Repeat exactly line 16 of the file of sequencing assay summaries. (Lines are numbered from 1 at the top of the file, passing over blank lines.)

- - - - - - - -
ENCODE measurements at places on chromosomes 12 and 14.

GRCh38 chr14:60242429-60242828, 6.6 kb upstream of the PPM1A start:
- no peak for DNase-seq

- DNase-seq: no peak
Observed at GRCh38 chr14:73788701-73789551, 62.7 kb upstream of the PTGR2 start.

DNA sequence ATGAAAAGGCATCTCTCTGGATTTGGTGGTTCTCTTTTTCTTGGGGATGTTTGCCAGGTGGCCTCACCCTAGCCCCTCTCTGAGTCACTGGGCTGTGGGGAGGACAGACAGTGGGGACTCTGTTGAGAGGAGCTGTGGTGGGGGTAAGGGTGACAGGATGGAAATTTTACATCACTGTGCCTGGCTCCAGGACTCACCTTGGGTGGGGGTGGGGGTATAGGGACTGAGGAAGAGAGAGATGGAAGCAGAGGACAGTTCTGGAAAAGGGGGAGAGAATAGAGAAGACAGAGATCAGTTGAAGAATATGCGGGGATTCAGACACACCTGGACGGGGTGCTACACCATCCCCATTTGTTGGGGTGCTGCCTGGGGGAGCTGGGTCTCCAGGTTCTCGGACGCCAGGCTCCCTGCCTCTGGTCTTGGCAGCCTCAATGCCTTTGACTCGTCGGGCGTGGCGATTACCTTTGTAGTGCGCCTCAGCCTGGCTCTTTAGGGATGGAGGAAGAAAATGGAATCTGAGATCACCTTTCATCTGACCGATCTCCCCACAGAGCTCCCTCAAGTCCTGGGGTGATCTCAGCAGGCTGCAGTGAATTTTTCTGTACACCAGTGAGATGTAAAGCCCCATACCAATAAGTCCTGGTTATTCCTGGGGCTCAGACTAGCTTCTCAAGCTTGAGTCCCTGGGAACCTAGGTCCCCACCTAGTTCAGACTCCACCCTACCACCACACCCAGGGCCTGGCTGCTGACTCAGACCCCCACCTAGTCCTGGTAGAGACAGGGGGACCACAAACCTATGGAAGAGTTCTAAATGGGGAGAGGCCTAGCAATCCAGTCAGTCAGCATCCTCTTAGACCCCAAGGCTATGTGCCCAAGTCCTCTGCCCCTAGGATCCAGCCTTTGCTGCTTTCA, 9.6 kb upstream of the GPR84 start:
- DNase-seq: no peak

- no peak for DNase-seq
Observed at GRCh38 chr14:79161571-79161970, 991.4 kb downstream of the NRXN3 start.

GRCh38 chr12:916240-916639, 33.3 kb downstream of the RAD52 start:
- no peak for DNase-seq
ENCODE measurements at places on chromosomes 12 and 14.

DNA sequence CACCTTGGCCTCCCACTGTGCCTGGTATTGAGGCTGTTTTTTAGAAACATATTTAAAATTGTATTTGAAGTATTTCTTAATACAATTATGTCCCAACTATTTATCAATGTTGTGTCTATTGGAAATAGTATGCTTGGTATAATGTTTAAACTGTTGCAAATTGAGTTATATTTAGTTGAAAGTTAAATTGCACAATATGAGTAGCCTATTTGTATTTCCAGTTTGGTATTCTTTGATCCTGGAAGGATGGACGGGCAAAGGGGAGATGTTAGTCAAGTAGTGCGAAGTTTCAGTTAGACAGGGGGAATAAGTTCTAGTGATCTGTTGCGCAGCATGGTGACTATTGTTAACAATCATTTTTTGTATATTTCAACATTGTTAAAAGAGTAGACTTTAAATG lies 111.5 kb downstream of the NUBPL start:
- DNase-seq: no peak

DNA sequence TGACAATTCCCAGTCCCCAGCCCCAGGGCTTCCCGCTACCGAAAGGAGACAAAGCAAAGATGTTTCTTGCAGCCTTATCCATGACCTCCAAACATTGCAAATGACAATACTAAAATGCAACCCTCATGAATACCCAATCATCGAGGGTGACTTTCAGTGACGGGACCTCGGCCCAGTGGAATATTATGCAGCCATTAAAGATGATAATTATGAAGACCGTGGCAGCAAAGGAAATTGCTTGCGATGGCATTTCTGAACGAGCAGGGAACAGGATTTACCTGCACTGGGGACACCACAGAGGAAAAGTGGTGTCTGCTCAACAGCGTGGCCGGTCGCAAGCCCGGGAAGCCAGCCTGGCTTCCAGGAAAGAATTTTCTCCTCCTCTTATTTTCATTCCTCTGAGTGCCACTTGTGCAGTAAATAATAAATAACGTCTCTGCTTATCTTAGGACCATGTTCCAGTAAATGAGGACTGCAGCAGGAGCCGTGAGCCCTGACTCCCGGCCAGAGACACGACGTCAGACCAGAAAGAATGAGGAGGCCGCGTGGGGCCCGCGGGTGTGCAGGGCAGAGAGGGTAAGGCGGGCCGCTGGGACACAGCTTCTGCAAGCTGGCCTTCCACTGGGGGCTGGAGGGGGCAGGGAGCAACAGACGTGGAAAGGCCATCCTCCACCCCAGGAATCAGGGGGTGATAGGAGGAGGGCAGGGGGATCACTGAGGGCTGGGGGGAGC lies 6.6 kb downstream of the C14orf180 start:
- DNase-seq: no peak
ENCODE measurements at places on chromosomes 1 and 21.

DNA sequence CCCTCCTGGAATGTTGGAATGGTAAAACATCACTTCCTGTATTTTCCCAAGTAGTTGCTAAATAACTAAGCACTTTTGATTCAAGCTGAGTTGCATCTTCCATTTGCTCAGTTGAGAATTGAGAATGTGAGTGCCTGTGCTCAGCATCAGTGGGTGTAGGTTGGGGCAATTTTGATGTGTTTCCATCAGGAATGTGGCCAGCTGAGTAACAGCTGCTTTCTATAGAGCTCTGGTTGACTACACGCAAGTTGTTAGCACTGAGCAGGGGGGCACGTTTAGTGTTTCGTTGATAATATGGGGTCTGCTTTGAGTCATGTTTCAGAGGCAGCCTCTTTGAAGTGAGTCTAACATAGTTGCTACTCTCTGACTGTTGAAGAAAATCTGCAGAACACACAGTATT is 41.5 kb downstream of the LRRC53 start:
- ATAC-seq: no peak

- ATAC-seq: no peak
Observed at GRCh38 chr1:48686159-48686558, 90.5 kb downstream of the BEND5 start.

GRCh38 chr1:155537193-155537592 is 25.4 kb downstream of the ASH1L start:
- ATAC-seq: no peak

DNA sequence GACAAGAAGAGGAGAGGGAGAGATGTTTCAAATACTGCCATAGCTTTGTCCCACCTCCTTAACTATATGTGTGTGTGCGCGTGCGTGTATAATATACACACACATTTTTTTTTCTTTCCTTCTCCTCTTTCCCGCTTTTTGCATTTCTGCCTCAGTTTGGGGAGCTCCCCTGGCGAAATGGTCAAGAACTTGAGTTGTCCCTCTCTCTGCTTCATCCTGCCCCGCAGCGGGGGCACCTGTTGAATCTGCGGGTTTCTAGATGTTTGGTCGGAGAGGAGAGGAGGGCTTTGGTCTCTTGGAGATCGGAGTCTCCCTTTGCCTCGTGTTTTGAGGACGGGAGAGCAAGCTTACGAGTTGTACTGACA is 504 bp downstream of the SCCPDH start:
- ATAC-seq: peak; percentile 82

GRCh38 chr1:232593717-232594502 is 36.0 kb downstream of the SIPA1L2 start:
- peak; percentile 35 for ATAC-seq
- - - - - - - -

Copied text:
- DNase-seq: no peak